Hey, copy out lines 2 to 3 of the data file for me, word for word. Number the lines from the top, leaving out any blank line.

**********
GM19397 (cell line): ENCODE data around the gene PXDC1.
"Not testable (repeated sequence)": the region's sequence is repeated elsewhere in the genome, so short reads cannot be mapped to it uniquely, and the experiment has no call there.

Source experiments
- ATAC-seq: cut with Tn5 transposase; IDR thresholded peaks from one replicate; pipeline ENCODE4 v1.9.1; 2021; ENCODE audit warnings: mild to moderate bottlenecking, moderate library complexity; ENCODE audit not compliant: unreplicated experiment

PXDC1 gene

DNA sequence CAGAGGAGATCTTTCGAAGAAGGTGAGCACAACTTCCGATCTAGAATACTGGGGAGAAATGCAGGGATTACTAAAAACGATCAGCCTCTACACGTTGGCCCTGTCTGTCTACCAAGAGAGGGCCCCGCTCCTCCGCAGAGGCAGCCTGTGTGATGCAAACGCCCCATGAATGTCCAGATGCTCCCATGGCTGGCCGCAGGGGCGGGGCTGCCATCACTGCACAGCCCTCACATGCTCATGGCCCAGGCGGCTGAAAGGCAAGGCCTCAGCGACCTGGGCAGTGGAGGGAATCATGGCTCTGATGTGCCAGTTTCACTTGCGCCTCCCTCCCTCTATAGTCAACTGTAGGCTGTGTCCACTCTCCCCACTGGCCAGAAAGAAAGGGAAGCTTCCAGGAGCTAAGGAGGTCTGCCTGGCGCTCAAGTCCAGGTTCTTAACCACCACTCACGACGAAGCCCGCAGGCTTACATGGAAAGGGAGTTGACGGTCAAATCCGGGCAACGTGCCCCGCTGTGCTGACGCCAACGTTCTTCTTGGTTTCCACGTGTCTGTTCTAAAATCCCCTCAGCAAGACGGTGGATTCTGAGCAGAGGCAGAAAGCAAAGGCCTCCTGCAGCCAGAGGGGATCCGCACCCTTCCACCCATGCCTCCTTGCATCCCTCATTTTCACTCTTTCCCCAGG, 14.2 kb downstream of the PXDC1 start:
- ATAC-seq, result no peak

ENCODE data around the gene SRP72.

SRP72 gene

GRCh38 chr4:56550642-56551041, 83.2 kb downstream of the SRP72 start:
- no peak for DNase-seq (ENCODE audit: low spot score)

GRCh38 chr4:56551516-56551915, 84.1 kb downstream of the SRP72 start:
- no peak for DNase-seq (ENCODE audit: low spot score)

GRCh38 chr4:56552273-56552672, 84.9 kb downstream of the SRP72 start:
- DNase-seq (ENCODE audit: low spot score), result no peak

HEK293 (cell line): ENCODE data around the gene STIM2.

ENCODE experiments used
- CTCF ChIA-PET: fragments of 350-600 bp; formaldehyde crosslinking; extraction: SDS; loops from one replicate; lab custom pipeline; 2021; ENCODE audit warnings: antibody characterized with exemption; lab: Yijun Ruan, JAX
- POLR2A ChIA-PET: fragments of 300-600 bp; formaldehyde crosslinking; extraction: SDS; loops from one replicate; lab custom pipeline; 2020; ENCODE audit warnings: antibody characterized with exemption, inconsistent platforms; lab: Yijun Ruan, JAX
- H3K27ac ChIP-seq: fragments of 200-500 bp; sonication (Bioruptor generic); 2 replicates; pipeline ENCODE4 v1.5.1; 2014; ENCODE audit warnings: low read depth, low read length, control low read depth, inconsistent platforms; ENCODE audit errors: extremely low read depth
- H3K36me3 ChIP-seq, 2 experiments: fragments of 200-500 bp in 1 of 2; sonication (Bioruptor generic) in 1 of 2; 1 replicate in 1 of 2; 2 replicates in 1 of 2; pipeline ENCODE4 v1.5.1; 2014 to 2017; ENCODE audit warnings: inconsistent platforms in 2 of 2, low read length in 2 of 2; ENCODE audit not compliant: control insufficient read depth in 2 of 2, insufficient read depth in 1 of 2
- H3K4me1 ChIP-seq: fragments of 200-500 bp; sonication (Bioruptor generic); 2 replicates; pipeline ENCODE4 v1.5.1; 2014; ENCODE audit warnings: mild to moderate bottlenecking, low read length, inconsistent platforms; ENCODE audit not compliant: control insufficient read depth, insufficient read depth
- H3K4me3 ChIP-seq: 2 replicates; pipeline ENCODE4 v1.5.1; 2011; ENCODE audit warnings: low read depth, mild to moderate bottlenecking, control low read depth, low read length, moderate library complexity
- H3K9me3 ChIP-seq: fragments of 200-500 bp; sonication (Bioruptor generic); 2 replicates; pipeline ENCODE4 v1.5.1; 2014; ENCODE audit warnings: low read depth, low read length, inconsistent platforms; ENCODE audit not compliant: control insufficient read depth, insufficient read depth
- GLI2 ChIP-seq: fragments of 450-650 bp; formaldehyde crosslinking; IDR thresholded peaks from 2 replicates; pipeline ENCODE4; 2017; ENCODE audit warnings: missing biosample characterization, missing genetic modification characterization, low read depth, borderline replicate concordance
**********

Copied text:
"Not testable (repeated sequence)": the region's sequence is repeated elsewhere in the genome, so short reads cannot be mapped to it uniquely, and the experiment has no call there.

Source experiments